How Crowdfunding is Disrupting Venture Capital
Updated: Sep 21, 2020
Since the formation of the SEC during the Great Depression era, it has been mostly illegal for the average American investor to invest in early-stage companies and startups. The government allowed people to spend a weekend at a casino and gamble away their life savings on the roulette wheel, yet prevented those same individuals from investing hard-earned dollars in a promising founder or startup. When Title III of the JOBS act went live in 2016, that all changed.
Today, investors from any background and any level of wealth can invest in exciting early-stage founders and startups for as little as $100. These “mini” angel investors are a completely new source of capital for early-stage, private market companies. And this asset class of investing in high-risk but high-potential-reward companies is new for most individuals who weren’t previously accredited investors ($1 million net worth or over $200,000/year in earnings).
Equity crowdfunding is disrupting the way that startup founders raise capital and the types of investments that investors can invest in. This is leading to an increase in diversity of founders and ideas that are being funded, and depends more on the “wisdom of the crowd” rather than the traditional angel or venture capital investor.
When most people hear “crowdfunding”, they think of Kickstarter or Indiegogo, where backers might get a t-shirt, a product, or a shout-out; this is called rewards crowdfunding. Equity crowdfunding is changing the game because the earliest supporters become actual financial investors in the company, meaning they get equity (such as common or preferred stock) in exchange for their investment.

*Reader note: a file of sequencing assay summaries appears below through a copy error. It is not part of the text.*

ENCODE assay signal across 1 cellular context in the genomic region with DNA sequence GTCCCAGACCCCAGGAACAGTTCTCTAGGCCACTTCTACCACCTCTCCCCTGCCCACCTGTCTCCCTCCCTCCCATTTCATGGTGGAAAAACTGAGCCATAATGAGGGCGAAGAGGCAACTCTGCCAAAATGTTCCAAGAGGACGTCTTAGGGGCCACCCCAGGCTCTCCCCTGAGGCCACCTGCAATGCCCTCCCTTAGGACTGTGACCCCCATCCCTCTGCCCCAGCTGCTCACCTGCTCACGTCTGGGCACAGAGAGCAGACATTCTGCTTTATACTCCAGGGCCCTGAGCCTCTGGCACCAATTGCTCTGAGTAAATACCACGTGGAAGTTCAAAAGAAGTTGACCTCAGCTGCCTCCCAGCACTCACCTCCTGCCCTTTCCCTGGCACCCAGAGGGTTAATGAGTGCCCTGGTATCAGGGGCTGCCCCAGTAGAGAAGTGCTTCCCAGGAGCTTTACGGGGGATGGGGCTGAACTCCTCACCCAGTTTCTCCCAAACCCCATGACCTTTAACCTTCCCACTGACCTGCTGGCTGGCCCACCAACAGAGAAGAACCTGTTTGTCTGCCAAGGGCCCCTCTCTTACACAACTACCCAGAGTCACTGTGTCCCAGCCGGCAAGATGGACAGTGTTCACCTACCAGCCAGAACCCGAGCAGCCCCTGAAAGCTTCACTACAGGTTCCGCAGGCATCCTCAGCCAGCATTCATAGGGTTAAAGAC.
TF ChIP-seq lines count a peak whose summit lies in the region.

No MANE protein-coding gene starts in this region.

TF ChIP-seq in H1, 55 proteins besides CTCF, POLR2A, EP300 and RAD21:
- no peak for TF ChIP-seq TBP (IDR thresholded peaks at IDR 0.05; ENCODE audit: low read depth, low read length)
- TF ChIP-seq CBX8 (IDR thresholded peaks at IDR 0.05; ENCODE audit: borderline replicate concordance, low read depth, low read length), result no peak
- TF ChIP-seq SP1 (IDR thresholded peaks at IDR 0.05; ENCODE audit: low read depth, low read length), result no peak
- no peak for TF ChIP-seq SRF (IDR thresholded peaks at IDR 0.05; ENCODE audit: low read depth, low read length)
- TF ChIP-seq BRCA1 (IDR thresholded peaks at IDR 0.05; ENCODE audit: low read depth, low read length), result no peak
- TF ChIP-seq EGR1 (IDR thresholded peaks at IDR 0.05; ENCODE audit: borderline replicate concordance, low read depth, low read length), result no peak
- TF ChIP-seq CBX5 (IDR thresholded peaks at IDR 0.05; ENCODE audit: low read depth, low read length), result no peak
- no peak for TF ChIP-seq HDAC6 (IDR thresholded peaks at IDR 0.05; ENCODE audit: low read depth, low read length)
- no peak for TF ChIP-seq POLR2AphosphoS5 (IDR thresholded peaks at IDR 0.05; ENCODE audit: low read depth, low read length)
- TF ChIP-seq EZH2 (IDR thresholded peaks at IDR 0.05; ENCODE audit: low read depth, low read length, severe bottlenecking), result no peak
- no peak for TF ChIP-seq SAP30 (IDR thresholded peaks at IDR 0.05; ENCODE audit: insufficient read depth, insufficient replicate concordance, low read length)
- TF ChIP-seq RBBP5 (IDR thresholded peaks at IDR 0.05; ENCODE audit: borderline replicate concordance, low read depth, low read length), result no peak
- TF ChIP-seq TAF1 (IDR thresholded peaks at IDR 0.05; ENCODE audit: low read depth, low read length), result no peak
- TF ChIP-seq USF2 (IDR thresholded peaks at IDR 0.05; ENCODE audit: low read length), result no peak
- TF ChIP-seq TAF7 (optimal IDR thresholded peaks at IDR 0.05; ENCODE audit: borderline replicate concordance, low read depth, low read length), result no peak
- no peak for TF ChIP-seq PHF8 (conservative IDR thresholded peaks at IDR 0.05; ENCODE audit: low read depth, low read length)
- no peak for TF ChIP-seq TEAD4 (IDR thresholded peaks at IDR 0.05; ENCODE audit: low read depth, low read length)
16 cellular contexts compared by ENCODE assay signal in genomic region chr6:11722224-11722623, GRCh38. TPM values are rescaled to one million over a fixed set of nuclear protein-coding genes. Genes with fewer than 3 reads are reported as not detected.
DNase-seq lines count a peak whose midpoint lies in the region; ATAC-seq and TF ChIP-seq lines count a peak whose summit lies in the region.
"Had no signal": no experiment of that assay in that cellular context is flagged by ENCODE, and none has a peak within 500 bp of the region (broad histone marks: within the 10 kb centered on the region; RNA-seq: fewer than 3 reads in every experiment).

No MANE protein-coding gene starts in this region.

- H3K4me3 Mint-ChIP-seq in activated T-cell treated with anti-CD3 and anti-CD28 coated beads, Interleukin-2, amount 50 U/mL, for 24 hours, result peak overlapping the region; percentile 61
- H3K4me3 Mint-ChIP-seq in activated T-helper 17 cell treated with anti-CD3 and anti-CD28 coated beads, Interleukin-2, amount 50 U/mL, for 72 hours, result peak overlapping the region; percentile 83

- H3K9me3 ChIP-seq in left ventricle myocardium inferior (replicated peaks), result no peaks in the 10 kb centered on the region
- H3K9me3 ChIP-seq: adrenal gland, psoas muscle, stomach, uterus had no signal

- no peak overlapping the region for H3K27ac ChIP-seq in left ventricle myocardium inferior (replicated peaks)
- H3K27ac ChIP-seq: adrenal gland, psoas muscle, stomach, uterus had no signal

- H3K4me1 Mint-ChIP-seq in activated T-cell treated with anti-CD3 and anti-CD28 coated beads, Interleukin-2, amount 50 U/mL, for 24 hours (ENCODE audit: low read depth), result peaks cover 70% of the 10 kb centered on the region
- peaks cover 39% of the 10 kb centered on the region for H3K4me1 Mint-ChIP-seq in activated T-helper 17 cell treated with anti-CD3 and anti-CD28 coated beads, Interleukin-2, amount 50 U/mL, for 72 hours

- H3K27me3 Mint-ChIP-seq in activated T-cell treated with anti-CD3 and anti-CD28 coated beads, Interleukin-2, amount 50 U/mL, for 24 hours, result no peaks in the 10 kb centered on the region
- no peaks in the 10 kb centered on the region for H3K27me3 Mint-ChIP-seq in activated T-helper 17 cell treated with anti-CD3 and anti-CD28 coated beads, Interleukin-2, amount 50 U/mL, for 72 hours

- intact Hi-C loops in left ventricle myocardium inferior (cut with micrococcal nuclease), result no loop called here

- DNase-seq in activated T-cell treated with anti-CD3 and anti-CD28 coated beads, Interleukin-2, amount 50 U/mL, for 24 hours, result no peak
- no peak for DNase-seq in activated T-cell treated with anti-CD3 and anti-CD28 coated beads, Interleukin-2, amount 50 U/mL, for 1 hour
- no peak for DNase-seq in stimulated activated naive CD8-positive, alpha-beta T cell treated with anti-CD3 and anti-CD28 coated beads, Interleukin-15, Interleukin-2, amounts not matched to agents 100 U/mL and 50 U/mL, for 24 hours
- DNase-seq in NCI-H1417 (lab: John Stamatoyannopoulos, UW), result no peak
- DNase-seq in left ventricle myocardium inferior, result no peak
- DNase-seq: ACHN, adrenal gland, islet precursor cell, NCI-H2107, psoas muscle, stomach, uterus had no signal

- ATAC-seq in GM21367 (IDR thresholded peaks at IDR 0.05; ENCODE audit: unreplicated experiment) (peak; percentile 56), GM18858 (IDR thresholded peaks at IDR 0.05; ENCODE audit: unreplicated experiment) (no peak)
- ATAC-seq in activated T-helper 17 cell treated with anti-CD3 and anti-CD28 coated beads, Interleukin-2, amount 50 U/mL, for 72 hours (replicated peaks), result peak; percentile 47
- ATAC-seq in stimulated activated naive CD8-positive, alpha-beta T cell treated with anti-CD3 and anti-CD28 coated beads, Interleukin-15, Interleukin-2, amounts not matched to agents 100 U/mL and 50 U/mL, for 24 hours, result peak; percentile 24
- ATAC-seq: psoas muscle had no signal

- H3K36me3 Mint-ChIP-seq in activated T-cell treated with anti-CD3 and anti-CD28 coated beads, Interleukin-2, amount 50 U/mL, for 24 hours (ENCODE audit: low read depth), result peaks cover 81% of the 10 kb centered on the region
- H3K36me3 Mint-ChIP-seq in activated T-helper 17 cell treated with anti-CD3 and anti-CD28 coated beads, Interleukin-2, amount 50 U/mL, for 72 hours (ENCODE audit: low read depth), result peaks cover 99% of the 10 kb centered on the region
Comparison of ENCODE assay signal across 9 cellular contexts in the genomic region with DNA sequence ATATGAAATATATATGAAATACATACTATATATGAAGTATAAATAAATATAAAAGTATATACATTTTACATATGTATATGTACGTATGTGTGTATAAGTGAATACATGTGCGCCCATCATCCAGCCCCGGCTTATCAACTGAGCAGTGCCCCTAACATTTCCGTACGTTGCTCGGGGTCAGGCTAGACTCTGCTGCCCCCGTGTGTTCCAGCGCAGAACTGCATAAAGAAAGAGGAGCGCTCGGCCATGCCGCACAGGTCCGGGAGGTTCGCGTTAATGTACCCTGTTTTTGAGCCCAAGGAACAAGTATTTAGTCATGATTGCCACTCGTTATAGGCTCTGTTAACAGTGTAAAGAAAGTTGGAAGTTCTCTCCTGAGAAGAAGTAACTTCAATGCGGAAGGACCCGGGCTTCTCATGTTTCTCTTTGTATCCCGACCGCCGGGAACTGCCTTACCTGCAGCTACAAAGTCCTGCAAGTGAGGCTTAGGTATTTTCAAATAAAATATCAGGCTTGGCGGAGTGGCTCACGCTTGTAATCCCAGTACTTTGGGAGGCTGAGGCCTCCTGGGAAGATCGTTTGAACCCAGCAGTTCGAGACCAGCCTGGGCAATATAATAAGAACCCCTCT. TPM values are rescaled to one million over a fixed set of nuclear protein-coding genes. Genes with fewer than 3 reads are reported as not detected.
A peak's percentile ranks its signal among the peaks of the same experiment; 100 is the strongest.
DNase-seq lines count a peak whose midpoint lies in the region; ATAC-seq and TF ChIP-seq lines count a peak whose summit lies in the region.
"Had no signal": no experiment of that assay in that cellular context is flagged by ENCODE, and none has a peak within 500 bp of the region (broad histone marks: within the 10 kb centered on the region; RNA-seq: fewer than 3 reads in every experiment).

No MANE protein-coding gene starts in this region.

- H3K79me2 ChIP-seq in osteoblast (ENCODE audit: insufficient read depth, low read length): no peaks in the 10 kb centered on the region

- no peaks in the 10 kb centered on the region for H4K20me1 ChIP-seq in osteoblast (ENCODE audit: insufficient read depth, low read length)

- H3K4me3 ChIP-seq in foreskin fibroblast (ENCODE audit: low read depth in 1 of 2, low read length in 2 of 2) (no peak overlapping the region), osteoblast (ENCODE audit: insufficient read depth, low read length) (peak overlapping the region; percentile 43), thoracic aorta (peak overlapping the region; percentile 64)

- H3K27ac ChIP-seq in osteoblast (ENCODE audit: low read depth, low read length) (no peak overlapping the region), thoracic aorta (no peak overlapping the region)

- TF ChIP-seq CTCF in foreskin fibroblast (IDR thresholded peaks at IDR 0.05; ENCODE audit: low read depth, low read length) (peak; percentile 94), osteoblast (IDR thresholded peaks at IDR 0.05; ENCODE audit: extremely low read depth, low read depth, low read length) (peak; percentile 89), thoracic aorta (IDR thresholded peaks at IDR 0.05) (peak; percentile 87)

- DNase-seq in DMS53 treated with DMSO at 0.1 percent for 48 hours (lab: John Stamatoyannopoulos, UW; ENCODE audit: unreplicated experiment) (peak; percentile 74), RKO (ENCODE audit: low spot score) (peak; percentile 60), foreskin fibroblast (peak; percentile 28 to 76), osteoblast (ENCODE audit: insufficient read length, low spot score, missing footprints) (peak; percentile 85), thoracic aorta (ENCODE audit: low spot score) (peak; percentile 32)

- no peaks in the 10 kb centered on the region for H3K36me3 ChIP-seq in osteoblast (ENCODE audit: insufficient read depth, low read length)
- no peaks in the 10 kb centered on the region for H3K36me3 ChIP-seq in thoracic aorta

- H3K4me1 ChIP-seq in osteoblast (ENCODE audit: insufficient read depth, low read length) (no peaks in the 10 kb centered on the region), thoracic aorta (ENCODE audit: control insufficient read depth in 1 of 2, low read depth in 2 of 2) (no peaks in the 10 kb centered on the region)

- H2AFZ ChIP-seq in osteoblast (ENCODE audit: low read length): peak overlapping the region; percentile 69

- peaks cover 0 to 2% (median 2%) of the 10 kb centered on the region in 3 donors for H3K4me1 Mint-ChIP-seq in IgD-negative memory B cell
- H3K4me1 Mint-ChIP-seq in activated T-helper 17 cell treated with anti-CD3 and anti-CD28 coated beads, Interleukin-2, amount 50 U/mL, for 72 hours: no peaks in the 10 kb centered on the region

What does this mean for investors? Well, for the Kickstarter backers of the Oculus campaign back in 2012, instead of getting an $800 headset in return for their investment, those 7,500 investors would have likely gotten an 80X+ gain on each $800 invested ($64,000) when Oculus was acquired by Facebook for $2B in 2014. Not bad for a two year investment.
While this unlocks a new asset class for investors to diversify their portfolio outside of public market stocks, bonds, and REITs, this also unlocks new potential for the founders and entrepreneurs. Instead of simply raising capital, businesses are finding out that equity crowdfunding has numerous other advantages, such as gaining thousands of brand ambassadors and champions, getting massive marketing exposure, and being able to leverage the massive potential benefits of networks and connections.
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Brian Belley's Book pick: Ender's Game, by Orson Scott Card